Japanese financial regulators on Friday raided the office of virtual currency exchange Coincheck, which lost some 58 billion yen ($530 million dollars) worth of cryptocurrency held by its customers when it was hacked last week.
This is the very first time Japanese regulators have raided a digital currency exchange.
“The current investigation is being conducted to protect the current users,” stated Finance Minister Taro Aso on Friday. He also demanded customers receive appropriate treatment and further ordered all other exchanges to report back on their risk management procedures.
CoinCheck was infamously hacked on Jan. 26th and lost nearly all of the NEM virtual currency held by some 260,000 customers.
The company has said it will return the money to all customers in yen – a figure estimated currently at north of about 46 billion yen.
The Financial Services Agency is examining the company’s finances to establish whether or not it is in a position to fulfill its promise.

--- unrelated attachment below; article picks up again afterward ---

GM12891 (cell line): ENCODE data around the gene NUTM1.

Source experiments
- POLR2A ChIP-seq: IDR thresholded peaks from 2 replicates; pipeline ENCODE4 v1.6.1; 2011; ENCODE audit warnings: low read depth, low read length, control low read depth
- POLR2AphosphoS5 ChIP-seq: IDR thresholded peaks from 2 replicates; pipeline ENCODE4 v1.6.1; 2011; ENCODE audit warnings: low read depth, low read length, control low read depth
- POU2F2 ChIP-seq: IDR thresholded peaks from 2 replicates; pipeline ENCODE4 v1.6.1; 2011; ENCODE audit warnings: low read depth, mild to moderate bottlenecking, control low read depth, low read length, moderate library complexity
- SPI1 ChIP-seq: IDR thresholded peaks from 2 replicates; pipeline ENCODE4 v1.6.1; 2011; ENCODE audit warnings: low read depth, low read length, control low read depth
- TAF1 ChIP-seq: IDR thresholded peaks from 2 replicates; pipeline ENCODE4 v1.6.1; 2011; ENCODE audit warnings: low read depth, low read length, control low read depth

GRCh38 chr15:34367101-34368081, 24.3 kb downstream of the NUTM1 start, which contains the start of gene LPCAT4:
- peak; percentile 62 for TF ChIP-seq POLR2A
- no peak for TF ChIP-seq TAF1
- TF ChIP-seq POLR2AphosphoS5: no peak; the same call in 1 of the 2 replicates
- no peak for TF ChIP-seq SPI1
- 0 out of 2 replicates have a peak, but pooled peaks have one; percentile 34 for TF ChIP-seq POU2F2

They are also checking that sufficient security measures have been put in place to prevent another attack as well as seeking to determine how the incident unfolded.
Coincheck’s clients assets were stored (and managed) on a system that was constantly connected to the internet — a practice that is now deemed insecure.
On Jan. 29, the Financial Services Agency ordered Coincheck to take appropriate compensation measures for its customers and set up a risk management system to prevent a recurrence of the incident.
Coincheck was ordered to submit a written report to the watchdog organization by Feb. 13.
However, given the high profile nature of the incident, the Financial Services Agency decided to step in and conduct an investigation before the submission of the report.
A registration system for cryptocurrency exchanges was introduced in April of 2017. Coincheck is currently undergoing the checks required for registration. The exchange has been in operation since before the system’s introduction and is required to follow the same exact rules as exchanges that are registered.